Sunday, 15 November 2015

Critical Psychiatry: Are early intervention services beneficial?; and my comment

from Dr Double's blog
Critical Psychiatry: Are early intervention services beneficial?

My comment:

"Speaking as a person who has experienced "psychoses" on 3 occasions that resulted in psychiatric intervention or forced drugging, and also as a "carer" of many family members who have experienced altered mind states or "psychoses", I still believe that early SUPPORT is the way to go. But I don't like the word or action of "intervention" and didn't like being invaded by psychiatric drugs that took away my agency, made me vulnerable to takeovers and exploitation.

In 1967 my mother experienced another altered mind state or nervous breakdown as they called it back then. We lived in Perth, Scotland. She had given birth about 6 months before, to my youngest sister, I was 14 and a half. My father was distressed and asked me what we should do. We lived on the 4th floor of a 10 story block of flats. My mother's perceptions were altered. Eg she let the budgie out of the cage and out of the verandah window, thinking it would fly back. It didn't. We never saw the budgie again.

My father, a science fiction writer with the Daily Express in Fleet St, London, was distressed because he had been a psychiatric inpatient himself, about 3 years previously and knew the score. Forced ECT over many sessions. Forced drugs. Locked in. At the mercy of psychiatry, regarding freedom to leave, to get back on with your life. He didn't want to make the decision regarding my mother getting taken away in an ambulance to the local mental hospital in Perth.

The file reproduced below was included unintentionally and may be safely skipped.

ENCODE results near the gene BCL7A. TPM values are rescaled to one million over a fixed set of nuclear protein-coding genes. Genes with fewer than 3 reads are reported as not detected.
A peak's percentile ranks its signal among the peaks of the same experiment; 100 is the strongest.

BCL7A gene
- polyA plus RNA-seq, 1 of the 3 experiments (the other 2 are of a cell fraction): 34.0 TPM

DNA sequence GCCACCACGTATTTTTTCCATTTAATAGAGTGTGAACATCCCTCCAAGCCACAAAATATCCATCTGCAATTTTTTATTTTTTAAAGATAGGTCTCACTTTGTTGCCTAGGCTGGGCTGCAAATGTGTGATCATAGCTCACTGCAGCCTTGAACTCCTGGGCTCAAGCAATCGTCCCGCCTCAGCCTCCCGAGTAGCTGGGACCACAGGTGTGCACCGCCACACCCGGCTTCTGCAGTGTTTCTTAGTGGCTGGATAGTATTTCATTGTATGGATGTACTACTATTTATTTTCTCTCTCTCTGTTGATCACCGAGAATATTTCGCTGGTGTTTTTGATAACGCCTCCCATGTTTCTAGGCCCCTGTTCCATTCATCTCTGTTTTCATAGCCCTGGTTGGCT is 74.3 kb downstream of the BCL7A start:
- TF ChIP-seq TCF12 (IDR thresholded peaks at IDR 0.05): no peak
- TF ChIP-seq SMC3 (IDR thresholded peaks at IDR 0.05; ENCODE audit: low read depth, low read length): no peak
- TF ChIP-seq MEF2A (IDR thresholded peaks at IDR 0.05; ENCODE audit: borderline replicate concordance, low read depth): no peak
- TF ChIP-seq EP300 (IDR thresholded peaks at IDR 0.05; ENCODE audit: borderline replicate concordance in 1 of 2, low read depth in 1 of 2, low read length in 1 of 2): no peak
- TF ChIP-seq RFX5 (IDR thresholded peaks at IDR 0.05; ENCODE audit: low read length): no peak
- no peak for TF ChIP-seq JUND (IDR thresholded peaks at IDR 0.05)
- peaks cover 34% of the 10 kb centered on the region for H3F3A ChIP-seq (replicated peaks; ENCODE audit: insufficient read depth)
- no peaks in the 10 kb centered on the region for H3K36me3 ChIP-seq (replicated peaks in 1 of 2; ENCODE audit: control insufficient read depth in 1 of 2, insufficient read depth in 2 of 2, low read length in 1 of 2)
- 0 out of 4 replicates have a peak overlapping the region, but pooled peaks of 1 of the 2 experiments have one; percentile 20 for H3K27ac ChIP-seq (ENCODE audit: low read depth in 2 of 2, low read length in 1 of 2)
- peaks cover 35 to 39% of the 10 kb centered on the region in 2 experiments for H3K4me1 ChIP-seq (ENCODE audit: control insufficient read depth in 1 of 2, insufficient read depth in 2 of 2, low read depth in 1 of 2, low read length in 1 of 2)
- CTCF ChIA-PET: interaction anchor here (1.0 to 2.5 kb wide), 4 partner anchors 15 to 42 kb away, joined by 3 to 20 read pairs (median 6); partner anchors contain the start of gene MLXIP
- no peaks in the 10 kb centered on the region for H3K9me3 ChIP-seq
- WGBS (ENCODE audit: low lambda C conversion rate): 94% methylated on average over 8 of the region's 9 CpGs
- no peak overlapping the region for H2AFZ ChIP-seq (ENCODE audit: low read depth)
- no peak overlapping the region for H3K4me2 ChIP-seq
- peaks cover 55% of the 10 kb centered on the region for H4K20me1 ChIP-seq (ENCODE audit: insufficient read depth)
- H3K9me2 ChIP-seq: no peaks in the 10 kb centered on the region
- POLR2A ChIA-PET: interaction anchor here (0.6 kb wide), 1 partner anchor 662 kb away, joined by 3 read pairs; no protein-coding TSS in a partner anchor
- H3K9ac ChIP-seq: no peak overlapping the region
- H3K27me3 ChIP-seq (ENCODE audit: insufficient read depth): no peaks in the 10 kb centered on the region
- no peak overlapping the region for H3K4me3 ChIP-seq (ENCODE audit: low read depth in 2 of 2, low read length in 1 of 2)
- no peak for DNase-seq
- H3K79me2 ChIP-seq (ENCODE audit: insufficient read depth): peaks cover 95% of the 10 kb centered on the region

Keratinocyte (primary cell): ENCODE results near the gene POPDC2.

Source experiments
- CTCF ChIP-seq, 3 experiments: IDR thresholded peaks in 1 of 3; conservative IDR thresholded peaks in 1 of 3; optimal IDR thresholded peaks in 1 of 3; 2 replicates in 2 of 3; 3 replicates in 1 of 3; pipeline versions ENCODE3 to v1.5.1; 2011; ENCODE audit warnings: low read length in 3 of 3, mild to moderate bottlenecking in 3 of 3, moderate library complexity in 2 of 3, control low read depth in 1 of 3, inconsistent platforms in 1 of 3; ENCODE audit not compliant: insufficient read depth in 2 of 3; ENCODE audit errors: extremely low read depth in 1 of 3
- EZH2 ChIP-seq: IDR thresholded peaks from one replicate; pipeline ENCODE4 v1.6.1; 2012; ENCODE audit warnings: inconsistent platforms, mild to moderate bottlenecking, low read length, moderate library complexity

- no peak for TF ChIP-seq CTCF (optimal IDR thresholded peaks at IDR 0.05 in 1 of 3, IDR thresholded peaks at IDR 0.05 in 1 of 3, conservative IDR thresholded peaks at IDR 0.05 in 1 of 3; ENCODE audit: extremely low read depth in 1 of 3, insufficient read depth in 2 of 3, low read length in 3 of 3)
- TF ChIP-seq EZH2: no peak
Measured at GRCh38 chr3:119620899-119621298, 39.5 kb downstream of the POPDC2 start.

So I made the decision. Someone had to. It wasn't safe for her to be in an altered mind state, 4 floors up, not sleeping, writing poetry, feeling the pain of the world, going outside into the darkness and wandering about the town. She resisted going into the psychiatric hospital because she'd been there before, knew the score. And berated us for sending her away to be forcibly shocked and drugged. We felt her pain.

But what else could we do? There were no alternatives available. Nearly 50 years later and there are still NO alternatives available for people in altered mind states, not caused by recreational drugs. Eight of us in my family have been subject to the forced drug treatment, stigma and ritual humiliation because we experience altered mind states naturally, whether due to the pain of living or extreme exhaustion. I have always resisted the regime when I could. It is a matter of principle. And because I don't like psychiatric drugs or being forced.

It is way beyond time that we stopped forcing drugs on people who experience altered mind states because they are sensitive and imaginative, experiencing the pain of living. Giving us labels because the treatment doesn't work. A failed paradigm is not the fault of the person. The system is to blame. Let's devise alternative ways of working with people in psychoses and stop making them/us the scapegoats for an unjust and unfair world. We deserve respect for being human."


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